We call ajudoka, a personewho practices this Japanese art. Judo is always practiced barefoot on a tatami mat. You must wear a judogi. Judo is practiced in a dojo. This discipline was included in the Olympic Games in 1964. At the waist of a judoka, there is a different colored obi that represents his rank (dan):

  • Black belt: it goes from 1st dan to 5th dan. It is worn by the deshi (disciple) and renshi (external mastery)
  • White-Red Belt: it goes from 6th dan to 9th dan. It is worn by the kyoshi and hanshi
  • Red belt: this is the 10th dan, the top level, that of a meijin who is considered a living treasure
  • White broad belt: this is the 12th dan and belongs to Jigoro Kano. It was set up in memory of this judo master.

Karatedo, the way of the free hand

karate

In 1409, the king of the Ryuku Islands (now Okinawa), decided to ban the use of weapons. To protect himself from brigands and under Chinese influence, karate was born. The skilled karateka uses his feet, hands, elbows etc., to perform offensive and defensive techniques.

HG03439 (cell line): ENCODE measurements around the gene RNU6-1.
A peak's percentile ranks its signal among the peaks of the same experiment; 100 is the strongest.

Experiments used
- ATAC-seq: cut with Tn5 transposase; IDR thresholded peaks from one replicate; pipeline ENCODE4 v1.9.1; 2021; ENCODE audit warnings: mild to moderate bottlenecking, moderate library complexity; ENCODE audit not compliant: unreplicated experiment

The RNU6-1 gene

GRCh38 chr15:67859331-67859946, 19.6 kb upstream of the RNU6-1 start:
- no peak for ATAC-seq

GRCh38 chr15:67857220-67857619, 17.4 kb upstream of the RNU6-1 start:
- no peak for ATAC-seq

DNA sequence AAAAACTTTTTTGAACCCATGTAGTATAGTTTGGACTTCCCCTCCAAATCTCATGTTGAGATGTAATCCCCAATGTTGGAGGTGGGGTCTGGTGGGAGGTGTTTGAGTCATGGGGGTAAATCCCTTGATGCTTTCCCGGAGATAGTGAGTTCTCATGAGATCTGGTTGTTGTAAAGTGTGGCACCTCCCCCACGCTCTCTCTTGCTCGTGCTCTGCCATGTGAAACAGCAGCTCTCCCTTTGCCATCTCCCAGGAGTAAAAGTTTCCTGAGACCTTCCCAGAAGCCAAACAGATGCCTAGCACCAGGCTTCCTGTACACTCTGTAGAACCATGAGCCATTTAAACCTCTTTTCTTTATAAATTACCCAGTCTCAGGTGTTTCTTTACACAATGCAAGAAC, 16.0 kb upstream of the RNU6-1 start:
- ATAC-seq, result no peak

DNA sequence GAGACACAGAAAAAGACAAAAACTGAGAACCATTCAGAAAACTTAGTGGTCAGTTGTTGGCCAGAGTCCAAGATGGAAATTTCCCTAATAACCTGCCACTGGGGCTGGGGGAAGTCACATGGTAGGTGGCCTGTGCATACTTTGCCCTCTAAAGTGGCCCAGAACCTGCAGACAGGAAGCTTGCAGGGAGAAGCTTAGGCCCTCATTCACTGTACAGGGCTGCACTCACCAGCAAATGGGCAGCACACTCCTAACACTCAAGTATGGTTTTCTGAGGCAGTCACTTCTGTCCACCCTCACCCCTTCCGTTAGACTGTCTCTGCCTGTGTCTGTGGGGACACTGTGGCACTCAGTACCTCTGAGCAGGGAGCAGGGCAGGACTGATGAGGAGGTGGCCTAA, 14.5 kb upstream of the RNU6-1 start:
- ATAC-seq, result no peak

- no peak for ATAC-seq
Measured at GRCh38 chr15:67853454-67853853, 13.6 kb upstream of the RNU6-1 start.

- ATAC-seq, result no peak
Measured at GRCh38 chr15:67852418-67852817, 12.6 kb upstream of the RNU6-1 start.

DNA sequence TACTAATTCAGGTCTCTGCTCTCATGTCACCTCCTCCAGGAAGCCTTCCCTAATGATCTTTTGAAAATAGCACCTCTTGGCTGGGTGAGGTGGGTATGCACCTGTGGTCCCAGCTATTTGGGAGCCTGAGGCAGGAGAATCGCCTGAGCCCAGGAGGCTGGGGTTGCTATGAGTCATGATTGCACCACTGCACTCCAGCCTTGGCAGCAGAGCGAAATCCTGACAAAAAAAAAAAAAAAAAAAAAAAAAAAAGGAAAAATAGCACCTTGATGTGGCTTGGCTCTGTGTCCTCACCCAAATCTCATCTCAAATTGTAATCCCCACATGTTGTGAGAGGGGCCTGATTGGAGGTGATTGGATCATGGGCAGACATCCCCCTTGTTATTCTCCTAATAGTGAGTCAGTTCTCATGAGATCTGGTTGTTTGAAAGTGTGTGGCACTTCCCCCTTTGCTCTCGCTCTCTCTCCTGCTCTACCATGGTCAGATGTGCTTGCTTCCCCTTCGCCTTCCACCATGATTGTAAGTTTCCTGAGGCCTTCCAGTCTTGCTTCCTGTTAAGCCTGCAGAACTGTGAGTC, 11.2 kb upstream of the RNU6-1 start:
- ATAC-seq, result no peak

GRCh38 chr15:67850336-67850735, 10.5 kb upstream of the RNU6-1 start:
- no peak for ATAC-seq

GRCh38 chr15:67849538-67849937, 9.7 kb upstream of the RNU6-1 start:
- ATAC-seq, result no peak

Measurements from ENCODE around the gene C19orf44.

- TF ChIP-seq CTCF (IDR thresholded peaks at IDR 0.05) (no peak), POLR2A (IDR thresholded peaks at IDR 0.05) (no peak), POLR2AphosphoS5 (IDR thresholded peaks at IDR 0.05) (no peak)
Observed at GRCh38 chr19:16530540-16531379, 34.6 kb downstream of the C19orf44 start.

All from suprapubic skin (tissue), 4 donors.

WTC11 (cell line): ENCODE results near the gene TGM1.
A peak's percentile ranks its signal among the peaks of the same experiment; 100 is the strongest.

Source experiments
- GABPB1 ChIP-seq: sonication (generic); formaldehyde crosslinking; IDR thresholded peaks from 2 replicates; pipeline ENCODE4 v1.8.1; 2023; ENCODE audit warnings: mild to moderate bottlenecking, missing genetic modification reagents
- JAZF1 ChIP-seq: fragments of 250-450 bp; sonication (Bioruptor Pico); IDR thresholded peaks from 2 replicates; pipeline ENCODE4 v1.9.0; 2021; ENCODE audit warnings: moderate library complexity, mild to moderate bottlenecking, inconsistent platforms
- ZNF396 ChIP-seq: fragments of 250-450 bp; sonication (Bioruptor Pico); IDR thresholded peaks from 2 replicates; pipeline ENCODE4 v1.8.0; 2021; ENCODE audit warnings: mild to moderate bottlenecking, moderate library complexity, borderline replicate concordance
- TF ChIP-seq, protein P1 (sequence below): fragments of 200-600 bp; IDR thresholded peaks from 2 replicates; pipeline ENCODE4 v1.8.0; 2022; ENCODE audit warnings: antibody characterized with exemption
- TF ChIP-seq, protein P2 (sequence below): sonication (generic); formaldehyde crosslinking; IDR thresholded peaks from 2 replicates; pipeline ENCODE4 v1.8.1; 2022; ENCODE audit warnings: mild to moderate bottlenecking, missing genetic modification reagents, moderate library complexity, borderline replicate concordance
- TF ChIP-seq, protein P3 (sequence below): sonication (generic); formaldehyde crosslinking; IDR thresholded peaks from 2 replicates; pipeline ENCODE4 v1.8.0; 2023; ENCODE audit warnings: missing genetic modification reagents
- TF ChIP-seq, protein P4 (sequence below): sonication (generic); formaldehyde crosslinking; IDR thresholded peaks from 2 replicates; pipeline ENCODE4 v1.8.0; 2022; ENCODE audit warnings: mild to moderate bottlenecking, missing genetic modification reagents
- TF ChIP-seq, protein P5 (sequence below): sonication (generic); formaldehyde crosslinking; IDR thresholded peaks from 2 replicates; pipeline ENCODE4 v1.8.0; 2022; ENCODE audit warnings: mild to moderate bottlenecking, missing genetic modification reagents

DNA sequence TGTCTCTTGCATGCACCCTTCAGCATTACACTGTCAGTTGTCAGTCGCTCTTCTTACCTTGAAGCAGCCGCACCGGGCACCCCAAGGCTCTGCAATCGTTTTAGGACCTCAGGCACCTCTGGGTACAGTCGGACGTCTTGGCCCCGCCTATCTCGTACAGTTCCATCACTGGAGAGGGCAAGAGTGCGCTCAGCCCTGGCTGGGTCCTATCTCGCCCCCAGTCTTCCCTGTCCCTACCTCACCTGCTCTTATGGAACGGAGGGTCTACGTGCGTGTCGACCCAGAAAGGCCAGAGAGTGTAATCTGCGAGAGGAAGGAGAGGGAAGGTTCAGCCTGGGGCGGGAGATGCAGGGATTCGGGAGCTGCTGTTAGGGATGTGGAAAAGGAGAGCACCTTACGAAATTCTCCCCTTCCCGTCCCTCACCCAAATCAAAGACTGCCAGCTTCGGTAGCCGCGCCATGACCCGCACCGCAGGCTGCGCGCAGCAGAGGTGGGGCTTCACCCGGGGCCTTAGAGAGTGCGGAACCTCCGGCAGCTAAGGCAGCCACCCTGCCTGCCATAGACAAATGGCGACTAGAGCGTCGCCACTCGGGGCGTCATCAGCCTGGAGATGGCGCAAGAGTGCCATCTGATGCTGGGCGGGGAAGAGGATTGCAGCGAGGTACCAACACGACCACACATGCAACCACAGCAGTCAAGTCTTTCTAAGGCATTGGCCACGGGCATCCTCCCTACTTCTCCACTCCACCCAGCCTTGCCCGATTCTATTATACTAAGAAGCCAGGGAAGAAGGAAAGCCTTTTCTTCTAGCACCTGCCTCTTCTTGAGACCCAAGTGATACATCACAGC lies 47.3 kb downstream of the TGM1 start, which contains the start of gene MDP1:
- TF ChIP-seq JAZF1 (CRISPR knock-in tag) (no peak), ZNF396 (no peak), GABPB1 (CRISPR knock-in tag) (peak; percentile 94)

Funakoshi Gichin is considered the father of modern karate and the founder of shotokan-ryu, a martial school in 1922. Various styles of karate exist from other martial schools in the archipelago:

  • Wadō ryu is a school founded by Master Hironori Ōtsuka. It teaches karateka, dodging techniques
  • Shitō ryu is a school founded by Kenwa Mabuni. It teaches karateka, a series of kata based on soft punches and kicks